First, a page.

Parshas Shemos (5774)
Do you want to know the secret to a long-lasting marriage? ….. Don’t get divorced!
All kidding aside, we can gain some insight into what it takes to have a successful marriage by exploring one of the Sheva Berachos (seven special blessings) recited under the chuppah (wedding canopy) at a traditional Jewish wedding
In the fifth of the seven blessings we refer to the newlywed couple as rayim ahuvim, “beloved companions”, and we beseech G-d: “Gladden the beloved companions as You gladdened Your creature in the Garden of Eden …”
Rabbi Chaim of Volozhin, in his commentary Ruach Chaim on Pirkei Avos (Ethics of our Fathers), explains why the newlywed couple is referred to here as rayim ahuvim. He writes that it is a fact of nature that the more time people spend with each other, the more they get tired of each other.
As King Solomon, the “wisest of all men”, writes in his Proverbs: “Let your feet be scarce in your fellow’s house, lest he be satiated with you and come to hate you” (Mishlei 25:17). This means that we should not burden even good friends with too many visits, as one can become weary of too much of a good thing. As the common saying goes: “Familiarity breeds contempt”.
This being the case, one has to wonder how married couples can stay together for so many years without getting sick and tired of each other. In fact, many couples do indeed get sick of each other after a number of years and split up. How many couples do you know who are married for 60 years? 50 years? 25 years? It’s not so easy these days to find couples staying together for long periods of time.
[There are some exceptions, though, as in the following joke: Even though Morris and Sadie had been married for a very, very long time, they still decided to visit a divorce lawyer. At the first meeting, the lawyer asks them, "Why in the world do you want to get divorced? You each look well into your nineties. Why now of all times?" Morris replies, "Actually, I'm 102 and my wife Sadie is 101." The lawyer is totally bemused and asks them again, "So why do you want a divorce now?" Sadie replies this time, "Well, we wanted to wait until all of the children were dead."]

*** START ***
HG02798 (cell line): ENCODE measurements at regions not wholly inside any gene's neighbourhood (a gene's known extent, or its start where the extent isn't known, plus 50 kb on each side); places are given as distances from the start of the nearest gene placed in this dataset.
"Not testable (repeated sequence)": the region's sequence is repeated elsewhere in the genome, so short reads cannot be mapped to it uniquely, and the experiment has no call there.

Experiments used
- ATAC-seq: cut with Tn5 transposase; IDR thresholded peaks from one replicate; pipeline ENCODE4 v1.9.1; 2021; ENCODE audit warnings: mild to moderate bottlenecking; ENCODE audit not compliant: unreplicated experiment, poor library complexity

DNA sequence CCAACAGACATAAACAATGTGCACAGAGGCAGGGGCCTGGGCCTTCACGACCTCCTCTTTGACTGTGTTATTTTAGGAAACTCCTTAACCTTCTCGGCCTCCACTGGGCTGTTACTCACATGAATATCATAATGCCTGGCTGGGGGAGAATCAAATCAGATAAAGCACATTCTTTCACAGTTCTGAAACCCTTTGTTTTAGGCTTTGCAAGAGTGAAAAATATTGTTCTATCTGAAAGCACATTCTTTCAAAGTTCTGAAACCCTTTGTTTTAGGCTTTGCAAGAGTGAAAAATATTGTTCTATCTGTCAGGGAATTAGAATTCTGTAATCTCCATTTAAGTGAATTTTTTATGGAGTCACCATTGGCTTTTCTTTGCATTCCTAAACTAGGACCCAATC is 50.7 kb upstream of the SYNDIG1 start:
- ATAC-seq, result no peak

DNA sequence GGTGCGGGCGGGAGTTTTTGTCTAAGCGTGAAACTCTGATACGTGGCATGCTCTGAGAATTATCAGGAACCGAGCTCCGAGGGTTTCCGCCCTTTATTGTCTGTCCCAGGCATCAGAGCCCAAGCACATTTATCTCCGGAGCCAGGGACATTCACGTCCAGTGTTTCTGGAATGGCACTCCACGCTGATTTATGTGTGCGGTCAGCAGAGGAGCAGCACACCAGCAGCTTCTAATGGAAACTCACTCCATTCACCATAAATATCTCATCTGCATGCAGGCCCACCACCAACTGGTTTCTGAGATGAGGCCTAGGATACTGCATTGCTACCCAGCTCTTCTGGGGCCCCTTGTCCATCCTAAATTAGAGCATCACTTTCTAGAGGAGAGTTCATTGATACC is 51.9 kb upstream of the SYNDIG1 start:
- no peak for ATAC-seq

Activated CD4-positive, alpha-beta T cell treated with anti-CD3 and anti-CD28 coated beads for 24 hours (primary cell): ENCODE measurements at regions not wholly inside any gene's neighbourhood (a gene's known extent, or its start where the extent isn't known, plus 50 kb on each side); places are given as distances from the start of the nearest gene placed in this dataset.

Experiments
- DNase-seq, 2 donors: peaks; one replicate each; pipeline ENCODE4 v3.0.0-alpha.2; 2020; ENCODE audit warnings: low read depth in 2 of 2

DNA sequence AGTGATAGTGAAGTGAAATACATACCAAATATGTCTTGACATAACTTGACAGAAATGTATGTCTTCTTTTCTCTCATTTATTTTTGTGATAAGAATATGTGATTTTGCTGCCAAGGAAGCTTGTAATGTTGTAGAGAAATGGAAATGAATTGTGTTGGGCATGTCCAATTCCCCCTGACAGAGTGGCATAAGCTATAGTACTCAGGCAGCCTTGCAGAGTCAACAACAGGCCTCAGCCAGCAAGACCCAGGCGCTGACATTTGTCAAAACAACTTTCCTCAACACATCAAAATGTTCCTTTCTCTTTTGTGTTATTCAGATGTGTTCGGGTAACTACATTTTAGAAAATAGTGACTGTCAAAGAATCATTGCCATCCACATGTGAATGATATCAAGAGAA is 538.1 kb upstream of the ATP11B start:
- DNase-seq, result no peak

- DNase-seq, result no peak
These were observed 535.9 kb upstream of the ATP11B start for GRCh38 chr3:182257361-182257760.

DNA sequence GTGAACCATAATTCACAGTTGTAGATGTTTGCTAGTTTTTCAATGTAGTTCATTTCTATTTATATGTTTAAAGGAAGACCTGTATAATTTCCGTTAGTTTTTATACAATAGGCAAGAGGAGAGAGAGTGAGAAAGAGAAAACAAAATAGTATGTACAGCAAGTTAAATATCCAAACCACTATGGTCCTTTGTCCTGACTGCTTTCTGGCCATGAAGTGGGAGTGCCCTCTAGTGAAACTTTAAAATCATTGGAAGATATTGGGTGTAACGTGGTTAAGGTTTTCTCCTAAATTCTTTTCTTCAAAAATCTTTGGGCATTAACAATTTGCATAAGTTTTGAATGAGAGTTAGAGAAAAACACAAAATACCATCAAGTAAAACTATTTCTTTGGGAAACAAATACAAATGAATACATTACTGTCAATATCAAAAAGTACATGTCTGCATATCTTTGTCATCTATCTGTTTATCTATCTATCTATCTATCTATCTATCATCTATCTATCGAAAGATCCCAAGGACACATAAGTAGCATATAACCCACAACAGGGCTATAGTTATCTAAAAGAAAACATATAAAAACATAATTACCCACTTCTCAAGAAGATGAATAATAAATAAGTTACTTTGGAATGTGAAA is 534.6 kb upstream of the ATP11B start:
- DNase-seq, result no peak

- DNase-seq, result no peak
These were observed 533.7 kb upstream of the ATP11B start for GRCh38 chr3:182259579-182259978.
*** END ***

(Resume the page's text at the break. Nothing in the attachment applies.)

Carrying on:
Rabbi Chaim of Volozhin explains that it is for this exact reason that we bless the newlywed couple under the chuppah at the beginning of their marriage that G-d should gladden them that they should be rayim ahuvim , beloved companions, i.e. that they should always remain beloved to each other even though they are constant companions.
And the way that the newlyweds will merit G-d’s blessing to always be rayim ahuvim can be found at the end of that same blessing: “…as You gladdened Your creature in the Garden of Eden …”
The commentators point out that the ‘creature’ referred to in the blessing is Adam, whose lonely life was gladdened when Eve was fashioned and brought to him.
They explain this blessing to mean that just as G-d gave Adam – His “creature” – tremendous happiness with his new wife Eve, because they both had total clarity that they were meant for each other since there was nobody else alive on the planet besides them, so, too, should G-d bless the “beloved companions”, this newlywed couple standing together under the chuppah, that they should experience the joy that comes from knowing that they were meant for each other and that there is nobody else.
If a couple enters into marriage with the emunah and belief that they were meant only for each other, and that the shidduch (match) is bashert (pre-ordained by G-d), then they will have the strength and fortitude to stay together through thick and thin, no matter what comes their way.
Sure, they might have plenty of fights over the years (every healthy marriage does), but they will still stay together as husband and wife and will always remain rayim ahuvim.
Jacob and Rivka had been married for 65 years. When they were asked whether, in all those years, they had ever thought of divorce, they replied, "Heavens no! …murder yes, but divorce never."
[It should be mentioned that there are some really bad marriages that should definitely be ended, and the Torah certainly allows for divorce when absolutely necessary. Here we are referring to the majority of relationships which are essentially healthy and which have the potential to last for many long years if only the couple is committed to staying together at all costs.]
May we all merit to have wonderful, long-lasting relationships with the people in our lives. Amen!